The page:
Self-Care and Care for Others in Challenging Times

Resilience is a constant theme of podcasts, online courses, and conferences in these challenging times.  One outstanding example of this is the interview podcast conducted with Michelle Maldonado  by Mindful.org.  Michelle discussed Resilience for Divided Times – the challenge of maintaining equilibrium in times of divisions on the grounds of race, nationality, gender, wealth and health.  The pandemic has unsettled everyone and challenged our way of operating day-to-day and, in the process, heightened anxiety and unearthed deep divisions previously hidden by the routines and busyness of daily life.  IN the interview, Michelle highlights the need for self-care, self-awareness, and pursuit of our own individual contribution to the service of others.

Self-Care for resilience

Without self-care we are unable to care for others and are more likely to contribute to divisions rather than their resolution.  Michelle emphasises the need to get in touch with our challenging emotions and not push them away or ignore them.  She quotes her father who used to say, “No way to it but through it”.  Michelle suggests that with escalating personal challenges, the need for self-care increases and demands that we increase the frequency, duration, and variety of our self-care approaches and mindfulness strategies if we are to build resilience and maintain our balance.   

Many people are finding it difficult to sleep in the current challenging times because of worries about health, finances, employment or restrictions on movement and access.  Michelle shared her own approach to overcoming the inability to go to sleep.  She maintains that often sleep eludes us because our mind is unsettled or constantly ruminating.  Her recommendation is to meditate or write a journal before going to bed to provide a “dump” for the mind and to still the mind’s incessant activity.  This mental activity can be complemented by a “body scan” to identify and release points of tension.  If you wake up prematurely, Michelle encourages you to practise a form of breathing involving exhaling longer than you inhale (e.g. a count of 7 on the exhale and 5 on the inhale) – an approach that activates the parasympathetic nervous system.  An alternative is to get up and write.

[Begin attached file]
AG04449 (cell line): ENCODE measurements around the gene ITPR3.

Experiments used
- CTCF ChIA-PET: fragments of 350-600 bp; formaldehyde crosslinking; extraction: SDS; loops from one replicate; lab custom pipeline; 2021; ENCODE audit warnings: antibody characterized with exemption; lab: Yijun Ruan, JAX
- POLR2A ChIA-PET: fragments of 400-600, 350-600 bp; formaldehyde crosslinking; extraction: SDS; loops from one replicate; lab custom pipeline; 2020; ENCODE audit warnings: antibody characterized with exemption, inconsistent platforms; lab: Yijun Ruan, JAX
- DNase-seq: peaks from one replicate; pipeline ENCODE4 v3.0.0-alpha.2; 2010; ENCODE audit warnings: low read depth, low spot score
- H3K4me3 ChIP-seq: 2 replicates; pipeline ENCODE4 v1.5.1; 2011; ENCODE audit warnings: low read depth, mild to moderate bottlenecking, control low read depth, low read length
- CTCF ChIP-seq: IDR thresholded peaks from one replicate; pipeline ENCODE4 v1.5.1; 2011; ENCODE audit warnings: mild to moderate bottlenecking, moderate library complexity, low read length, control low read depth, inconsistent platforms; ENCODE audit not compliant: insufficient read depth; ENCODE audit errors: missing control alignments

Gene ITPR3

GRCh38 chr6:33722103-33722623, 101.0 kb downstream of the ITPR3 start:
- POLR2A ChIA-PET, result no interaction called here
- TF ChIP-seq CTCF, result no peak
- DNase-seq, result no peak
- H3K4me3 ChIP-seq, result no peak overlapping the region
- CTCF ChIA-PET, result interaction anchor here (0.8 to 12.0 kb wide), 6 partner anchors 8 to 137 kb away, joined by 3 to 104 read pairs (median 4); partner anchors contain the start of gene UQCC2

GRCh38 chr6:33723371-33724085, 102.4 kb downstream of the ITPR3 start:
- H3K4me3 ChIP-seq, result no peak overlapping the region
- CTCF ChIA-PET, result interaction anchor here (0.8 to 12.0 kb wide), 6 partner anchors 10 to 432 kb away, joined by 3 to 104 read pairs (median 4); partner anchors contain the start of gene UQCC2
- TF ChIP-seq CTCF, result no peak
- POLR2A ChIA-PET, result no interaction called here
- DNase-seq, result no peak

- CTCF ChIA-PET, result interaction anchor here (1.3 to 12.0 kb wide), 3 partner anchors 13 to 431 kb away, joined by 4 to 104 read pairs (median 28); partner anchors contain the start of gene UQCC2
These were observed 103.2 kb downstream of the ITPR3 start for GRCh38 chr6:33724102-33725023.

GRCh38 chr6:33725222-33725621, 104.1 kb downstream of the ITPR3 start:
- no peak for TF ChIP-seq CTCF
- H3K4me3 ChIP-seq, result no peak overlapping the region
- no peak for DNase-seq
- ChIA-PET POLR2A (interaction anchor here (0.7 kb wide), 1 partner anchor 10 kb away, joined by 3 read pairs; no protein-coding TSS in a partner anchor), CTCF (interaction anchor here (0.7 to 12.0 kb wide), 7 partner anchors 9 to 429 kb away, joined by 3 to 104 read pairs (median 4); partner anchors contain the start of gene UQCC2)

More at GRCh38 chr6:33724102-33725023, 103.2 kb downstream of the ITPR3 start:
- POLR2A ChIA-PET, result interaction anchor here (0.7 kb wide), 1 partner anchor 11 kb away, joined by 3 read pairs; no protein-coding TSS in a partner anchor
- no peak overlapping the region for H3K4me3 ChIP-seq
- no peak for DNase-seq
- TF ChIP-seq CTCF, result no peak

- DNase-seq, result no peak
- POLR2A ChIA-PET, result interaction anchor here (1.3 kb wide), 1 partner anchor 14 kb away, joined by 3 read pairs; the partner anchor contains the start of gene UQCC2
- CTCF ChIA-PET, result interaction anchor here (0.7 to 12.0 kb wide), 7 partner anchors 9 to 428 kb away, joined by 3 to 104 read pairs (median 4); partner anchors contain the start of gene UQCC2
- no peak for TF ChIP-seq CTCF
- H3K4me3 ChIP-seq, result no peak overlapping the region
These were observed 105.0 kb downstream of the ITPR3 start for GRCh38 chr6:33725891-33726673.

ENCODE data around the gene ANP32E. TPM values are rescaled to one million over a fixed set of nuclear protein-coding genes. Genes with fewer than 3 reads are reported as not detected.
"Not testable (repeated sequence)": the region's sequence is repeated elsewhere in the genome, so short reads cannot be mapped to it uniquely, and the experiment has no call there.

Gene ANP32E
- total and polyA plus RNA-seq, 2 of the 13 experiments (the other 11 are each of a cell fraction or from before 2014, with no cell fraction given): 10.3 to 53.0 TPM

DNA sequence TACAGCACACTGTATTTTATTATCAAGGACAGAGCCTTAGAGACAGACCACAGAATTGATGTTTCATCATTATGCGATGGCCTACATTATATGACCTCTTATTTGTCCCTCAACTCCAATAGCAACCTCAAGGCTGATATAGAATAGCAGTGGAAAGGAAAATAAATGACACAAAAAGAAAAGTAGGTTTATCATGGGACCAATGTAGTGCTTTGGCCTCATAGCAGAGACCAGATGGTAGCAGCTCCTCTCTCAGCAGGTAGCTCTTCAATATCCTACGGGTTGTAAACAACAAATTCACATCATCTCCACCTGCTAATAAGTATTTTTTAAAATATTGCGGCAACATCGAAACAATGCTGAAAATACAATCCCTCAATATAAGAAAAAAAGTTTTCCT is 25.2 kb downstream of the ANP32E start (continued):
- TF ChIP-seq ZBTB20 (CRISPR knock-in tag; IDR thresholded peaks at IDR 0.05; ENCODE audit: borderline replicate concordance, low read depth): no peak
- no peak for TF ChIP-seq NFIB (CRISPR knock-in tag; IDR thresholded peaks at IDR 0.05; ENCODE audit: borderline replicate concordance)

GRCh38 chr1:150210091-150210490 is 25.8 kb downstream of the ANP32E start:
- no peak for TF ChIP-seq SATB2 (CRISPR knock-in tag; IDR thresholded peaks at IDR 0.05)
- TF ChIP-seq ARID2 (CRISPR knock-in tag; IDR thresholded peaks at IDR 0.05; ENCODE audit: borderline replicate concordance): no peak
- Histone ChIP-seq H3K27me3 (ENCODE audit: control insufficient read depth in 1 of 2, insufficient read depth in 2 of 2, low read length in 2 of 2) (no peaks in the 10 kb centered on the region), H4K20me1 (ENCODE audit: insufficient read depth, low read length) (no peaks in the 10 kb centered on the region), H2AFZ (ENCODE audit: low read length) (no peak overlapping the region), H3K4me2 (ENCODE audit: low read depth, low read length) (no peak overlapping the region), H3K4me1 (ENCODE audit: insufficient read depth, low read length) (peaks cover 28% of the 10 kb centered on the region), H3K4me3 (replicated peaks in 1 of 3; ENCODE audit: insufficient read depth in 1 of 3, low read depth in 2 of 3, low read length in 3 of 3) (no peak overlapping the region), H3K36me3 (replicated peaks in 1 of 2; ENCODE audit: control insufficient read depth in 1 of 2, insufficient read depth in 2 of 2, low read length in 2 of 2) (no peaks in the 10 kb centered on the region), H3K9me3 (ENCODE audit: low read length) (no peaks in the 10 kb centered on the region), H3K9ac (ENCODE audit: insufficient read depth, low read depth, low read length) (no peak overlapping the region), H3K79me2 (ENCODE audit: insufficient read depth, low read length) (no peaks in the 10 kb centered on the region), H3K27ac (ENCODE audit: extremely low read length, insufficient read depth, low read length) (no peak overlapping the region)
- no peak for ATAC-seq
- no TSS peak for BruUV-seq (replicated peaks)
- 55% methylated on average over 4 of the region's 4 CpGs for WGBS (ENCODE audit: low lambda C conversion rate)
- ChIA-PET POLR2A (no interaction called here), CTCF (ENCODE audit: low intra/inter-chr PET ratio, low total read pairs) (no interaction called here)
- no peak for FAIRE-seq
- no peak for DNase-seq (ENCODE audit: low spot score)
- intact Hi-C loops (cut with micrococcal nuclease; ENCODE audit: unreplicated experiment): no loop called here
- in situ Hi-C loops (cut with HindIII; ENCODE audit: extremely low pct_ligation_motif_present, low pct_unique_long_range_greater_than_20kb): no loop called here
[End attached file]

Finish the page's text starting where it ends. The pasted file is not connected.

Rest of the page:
Self-awareness to take wise action

Michelle argues that if we lack self-awareness, we can unconsciously inflame divisions by our words and actions.  She maintains that each of us is constantly engaged in perception and prediction – both of which are influenced by our past experiences, including our childhood.  Our perception and prediction can generate a wide array of emotions including anticipation, sense of hopelessness, exhaustion, and excitement. 

As we grow in mindfulness, we can become more aware of our biases, predispositions, and distorted perceptions and create the space to think and act more consciously, skilfully, and compassionately (towards our self and others).  Michelle tells the story of how working closely with Federal Enforcement Officers totally changed her perception of these officers – an erroneous perception built up through newspaper and TV reports.  She saw their humanity, kindness, and concern for others. The danger is that we tend “to lump all people together” – whether they are of a particular location, race, profession, political affiliation, or gender orientation.  We need to challenge our assumptions through curiosity and honest self-inquiry so that we can create the space to understand where others are coming from and be able to take “wise action”, not action fuelled by ignorance, fear, hatred or misunderstanding.